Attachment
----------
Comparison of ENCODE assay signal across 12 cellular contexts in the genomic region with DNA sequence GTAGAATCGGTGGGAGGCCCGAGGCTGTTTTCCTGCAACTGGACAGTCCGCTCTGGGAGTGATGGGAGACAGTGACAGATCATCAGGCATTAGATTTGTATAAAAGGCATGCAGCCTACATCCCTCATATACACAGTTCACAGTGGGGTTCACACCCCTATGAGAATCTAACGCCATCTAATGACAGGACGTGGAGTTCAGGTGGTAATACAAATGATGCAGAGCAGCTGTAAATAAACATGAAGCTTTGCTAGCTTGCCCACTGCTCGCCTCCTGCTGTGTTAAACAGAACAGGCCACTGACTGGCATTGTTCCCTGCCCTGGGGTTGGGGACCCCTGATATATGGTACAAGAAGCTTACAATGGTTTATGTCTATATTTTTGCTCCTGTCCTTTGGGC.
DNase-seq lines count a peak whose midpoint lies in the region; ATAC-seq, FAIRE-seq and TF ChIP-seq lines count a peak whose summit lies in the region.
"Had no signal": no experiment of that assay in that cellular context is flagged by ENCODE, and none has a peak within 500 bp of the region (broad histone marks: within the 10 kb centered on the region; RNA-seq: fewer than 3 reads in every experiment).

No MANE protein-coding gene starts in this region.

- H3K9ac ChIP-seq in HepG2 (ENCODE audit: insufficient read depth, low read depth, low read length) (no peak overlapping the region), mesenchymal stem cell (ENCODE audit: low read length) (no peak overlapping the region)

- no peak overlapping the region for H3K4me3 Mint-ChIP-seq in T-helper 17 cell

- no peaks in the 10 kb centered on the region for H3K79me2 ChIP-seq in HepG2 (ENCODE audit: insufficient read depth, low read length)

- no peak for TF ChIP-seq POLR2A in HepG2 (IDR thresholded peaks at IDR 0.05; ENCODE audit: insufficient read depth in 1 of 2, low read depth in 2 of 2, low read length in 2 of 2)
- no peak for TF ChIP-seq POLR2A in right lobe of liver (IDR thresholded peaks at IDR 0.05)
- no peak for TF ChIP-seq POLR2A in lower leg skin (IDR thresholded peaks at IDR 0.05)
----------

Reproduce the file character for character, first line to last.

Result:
Comparison of ENCODE assay signal across 12 cellular contexts in the genomic region with DNA sequence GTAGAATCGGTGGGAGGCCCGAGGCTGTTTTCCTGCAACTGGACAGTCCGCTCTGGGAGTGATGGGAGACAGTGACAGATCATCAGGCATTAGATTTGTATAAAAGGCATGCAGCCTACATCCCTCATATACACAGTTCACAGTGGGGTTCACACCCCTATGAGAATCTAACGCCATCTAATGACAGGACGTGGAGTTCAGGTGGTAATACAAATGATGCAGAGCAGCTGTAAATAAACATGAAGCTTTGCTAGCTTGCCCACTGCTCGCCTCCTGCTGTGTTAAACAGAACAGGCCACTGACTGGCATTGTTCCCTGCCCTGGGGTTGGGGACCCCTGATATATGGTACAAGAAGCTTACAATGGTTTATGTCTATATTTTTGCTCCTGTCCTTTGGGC.
DNase-seq lines count a peak whose midpoint lies in the region; ATAC-seq, FAIRE-seq and TF ChIP-seq lines count a peak whose summit lies in the region.
"Had no signal": no experiment of that assay in that cellular context is flagged by ENCODE, and none has a peak within 500 bp of the region (broad histone marks: within the 10 kb centered on the region; RNA-seq: fewer than 3 reads in every experiment).

No MANE protein-coding gene starts in this region.

- H3K9ac ChIP-seq in HepG2 (ENCODE audit: insufficient read depth, low read depth, low read length) (no peak overlapping the region), mesenchymal stem cell (ENCODE audit: low read length) (no peak overlapping the region)

- no peak overlapping the region for H3K4me3 Mint-ChIP-seq in T-helper 17 cell

- no peaks in the 10 kb centered on the region for H3K79me2 ChIP-seq in HepG2 (ENCODE audit: insufficient read depth, low read length)

- no peak for TF ChIP-seq POLR2A in HepG2 (IDR thresholded peaks at IDR 0.05; ENCODE audit: insufficient read depth in 1 of 2, low read depth in 2 of 2, low read length in 2 of 2)
- no peak for TF ChIP-seq POLR2A in right lobe of liver (IDR thresholded peaks at IDR 0.05)
- no peak for TF ChIP-seq POLR2A in lower leg skin (IDR thresholded peaks at IDR 0.05)